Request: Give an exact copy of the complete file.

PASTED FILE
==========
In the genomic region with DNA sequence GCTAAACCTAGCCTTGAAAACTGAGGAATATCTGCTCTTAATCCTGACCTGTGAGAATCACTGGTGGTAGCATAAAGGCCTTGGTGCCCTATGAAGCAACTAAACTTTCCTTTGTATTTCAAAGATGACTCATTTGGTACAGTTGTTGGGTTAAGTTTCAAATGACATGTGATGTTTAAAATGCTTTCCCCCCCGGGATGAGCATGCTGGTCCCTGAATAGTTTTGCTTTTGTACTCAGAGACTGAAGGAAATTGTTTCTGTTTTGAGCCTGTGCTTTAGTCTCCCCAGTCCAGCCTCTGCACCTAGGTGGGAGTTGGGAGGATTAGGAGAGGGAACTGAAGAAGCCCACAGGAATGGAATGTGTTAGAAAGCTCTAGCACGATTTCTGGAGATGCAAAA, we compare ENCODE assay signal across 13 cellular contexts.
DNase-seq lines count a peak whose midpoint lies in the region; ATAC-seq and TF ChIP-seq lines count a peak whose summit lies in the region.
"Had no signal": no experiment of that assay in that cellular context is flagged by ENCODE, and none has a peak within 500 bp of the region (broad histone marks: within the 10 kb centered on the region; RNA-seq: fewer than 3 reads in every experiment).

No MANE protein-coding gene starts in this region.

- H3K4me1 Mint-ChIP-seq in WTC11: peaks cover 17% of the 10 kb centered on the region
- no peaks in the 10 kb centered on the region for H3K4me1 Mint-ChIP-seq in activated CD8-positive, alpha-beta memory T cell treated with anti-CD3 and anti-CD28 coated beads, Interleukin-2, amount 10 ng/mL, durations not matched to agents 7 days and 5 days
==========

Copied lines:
In the genomic region with DNA sequence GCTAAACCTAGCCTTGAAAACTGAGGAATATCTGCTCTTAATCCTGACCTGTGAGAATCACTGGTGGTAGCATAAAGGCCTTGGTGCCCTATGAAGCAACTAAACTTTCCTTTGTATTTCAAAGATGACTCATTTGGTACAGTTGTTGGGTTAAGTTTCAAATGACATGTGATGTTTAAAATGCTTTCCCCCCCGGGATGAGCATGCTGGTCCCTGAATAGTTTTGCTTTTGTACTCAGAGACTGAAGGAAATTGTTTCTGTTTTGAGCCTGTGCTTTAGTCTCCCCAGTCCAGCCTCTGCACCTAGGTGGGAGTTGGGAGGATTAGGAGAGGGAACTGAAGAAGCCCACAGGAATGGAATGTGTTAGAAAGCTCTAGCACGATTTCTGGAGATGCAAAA, we compare ENCODE assay signal across 13 cellular contexts.
DNase-seq lines count a peak whose midpoint lies in the region; ATAC-seq and TF ChIP-seq lines count a peak whose summit lies in the region.
"Had no signal": no experiment of that assay in that cellular context is flagged by ENCODE, and none has a peak within 500 bp of the region (broad histone marks: within the 10 kb centered on the region; RNA-seq: fewer than 3 reads in every experiment).

No MANE protein-coding gene starts in this region.

- H3K4me1 Mint-ChIP-seq in WTC11: peaks cover 17% of the 10 kb centered on the region
- no peaks in the 10 kb centered on the region for H3K4me1 Mint-ChIP-seq in activated CD8-positive, alpha-beta memory T cell treated with anti-CD3 and anti-CD28 coated beads, Interleukin-2, amount 10 ng/mL, durations not matched to agents 7 days and 5 days